Mr Oughton: At the moment, yes, but I would still expect those commitments to be met, and we do monitor this very carefully. Mr Rossington has described the process we use. We underpin that by a very intensive scrutiny process that I run. I am about to do it now with the permanent secretaries of those departments—the Home Office is one of the first to be done—where we will go through all of those numbers and all of that performance in each of the departments.

  Q17  Peter Viggers: It is fairly difficult to believe that something is going to change in the Home Office which will enable the rise to suddenly become a diminution.

  Mr Oughton: I will be better able to answer that question, Mr Viggers, when I have had my conversation with Sir David Normington and his team, which I will be having in a very short period of time.

  Q18  Peter Viggers: The verification of totals at the end of March 2008, how long do you think the verification process will take and when will the results be known?

  Mr Oughton: I hope quickly. We are developing better ways of measuring. In response to the NAO Report, we have developed further guidance and further methodology on the measurements, which is currently under consultation in departments, and my intention is to have that methodology nailed down before the summer recess. If we can successfully achieve better measurements and combine that with the accountability that the accounting officers and their finance directors currently have for signing off the numbers before they are submitted to me, then I hope, when we get to the end of the programme, that the audit and the eventual verification can be done relatively quickly. It will be more of a routine by that point than it is now.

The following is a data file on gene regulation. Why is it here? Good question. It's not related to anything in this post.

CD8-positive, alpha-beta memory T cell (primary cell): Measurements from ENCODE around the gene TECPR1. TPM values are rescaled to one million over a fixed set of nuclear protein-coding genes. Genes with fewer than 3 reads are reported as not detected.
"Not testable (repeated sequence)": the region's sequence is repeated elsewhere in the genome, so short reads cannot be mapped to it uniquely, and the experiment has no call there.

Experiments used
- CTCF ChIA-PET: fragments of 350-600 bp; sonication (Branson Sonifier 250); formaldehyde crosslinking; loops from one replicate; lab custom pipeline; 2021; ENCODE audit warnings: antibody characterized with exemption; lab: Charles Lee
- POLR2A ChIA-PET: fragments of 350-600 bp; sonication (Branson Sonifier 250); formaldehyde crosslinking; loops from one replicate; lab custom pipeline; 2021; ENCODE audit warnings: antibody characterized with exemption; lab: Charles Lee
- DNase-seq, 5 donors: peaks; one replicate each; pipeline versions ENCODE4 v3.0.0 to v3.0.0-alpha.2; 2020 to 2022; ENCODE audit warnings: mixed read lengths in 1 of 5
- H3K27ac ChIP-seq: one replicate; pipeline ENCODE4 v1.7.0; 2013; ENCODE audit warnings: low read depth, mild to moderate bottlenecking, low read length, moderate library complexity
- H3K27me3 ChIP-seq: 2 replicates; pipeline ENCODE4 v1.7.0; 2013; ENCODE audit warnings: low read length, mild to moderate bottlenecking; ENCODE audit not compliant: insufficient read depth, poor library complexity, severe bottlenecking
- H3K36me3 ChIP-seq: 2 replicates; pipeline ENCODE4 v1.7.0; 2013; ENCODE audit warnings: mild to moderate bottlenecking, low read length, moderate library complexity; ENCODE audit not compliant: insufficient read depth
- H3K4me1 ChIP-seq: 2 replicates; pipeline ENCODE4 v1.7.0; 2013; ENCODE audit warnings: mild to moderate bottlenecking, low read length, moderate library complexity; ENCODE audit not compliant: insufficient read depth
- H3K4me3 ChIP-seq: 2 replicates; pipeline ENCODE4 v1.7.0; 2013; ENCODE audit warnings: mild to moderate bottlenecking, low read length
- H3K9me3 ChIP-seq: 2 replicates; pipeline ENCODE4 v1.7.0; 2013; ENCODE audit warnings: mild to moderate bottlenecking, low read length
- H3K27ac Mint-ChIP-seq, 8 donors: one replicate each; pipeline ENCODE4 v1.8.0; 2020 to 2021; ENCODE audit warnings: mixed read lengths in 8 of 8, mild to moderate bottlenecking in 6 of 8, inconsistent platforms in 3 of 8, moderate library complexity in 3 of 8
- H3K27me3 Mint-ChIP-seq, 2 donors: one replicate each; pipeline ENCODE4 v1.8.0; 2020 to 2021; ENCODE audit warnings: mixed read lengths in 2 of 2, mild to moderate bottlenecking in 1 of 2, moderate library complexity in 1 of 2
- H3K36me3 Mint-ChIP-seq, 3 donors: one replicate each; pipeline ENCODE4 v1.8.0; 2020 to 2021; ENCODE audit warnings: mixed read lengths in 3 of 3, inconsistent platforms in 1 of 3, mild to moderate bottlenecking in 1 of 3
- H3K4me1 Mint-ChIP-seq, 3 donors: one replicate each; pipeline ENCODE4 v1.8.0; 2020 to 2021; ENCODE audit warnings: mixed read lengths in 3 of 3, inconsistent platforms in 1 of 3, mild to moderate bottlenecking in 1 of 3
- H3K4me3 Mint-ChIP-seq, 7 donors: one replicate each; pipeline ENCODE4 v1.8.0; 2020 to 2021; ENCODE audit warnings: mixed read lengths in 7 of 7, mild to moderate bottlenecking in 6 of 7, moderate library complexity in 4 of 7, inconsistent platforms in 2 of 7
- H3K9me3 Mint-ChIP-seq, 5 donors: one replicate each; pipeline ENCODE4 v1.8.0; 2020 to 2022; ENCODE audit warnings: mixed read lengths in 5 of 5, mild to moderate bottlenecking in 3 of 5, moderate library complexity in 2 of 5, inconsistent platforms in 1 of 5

Q19  Peter Viggers: Will that be a transparent process? When you clear this by the end of the summer, will that be visible and transparent?

  Mr Oughton: We can make it so because I think it is extremely important that there is a high level of confidence around our method of measurement. The NAO, with my full encouragement, will be looking at the programme again next year. They will want to probe, I am sure, whether we have made progress on the measurement issues that they identified in their report in February. I will want to be able to satisfy them openly and publicly and transparently that we have a good process operating.